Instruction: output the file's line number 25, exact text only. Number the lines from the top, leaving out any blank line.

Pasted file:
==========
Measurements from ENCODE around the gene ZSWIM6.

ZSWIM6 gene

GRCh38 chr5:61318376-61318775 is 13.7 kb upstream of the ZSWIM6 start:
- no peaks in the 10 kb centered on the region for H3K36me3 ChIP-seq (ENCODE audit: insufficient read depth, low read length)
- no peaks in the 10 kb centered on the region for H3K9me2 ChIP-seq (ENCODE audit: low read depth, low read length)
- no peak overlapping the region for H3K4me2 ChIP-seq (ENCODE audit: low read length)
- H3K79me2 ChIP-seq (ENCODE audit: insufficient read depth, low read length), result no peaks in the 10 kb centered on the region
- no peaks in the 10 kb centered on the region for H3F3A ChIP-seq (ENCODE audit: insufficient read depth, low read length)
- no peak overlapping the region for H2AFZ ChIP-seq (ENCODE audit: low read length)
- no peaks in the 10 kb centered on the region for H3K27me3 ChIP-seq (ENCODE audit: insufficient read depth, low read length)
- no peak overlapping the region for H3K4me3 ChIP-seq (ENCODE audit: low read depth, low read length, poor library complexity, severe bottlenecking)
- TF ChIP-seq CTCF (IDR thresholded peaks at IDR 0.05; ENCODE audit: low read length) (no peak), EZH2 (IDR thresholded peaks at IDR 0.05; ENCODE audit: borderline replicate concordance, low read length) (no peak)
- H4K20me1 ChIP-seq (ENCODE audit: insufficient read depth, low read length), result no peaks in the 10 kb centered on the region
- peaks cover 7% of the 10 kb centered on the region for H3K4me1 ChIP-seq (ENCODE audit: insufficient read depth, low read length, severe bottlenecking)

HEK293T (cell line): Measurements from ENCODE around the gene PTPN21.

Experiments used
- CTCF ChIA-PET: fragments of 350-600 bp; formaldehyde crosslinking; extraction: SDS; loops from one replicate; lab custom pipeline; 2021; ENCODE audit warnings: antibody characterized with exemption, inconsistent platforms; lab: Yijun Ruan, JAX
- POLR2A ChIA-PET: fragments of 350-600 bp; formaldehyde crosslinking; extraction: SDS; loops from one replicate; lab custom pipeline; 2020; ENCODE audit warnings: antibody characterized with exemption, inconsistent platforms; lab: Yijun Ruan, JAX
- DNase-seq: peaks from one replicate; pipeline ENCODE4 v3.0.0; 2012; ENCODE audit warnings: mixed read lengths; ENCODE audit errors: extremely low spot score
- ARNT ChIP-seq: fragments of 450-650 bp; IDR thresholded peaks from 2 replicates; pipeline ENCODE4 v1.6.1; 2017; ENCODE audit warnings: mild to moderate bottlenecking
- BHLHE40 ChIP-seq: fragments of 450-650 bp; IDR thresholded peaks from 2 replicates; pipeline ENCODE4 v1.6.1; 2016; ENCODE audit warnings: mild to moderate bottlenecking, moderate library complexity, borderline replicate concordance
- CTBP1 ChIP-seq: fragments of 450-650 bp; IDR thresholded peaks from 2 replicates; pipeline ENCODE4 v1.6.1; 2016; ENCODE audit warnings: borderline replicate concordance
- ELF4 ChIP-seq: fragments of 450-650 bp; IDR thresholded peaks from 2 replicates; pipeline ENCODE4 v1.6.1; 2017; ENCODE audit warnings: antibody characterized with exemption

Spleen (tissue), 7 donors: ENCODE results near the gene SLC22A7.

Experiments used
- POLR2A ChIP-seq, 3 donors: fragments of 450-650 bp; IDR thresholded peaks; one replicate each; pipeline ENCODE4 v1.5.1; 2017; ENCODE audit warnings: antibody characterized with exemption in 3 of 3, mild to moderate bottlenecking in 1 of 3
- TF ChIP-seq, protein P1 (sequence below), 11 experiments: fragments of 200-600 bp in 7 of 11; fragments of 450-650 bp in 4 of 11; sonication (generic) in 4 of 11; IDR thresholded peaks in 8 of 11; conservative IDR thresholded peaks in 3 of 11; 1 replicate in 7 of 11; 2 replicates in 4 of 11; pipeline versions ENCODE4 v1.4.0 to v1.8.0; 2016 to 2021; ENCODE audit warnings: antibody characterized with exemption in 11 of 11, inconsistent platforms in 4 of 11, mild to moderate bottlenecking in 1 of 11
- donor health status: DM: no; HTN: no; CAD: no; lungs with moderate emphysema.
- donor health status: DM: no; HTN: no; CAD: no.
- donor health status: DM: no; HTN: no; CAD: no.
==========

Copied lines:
Experiments used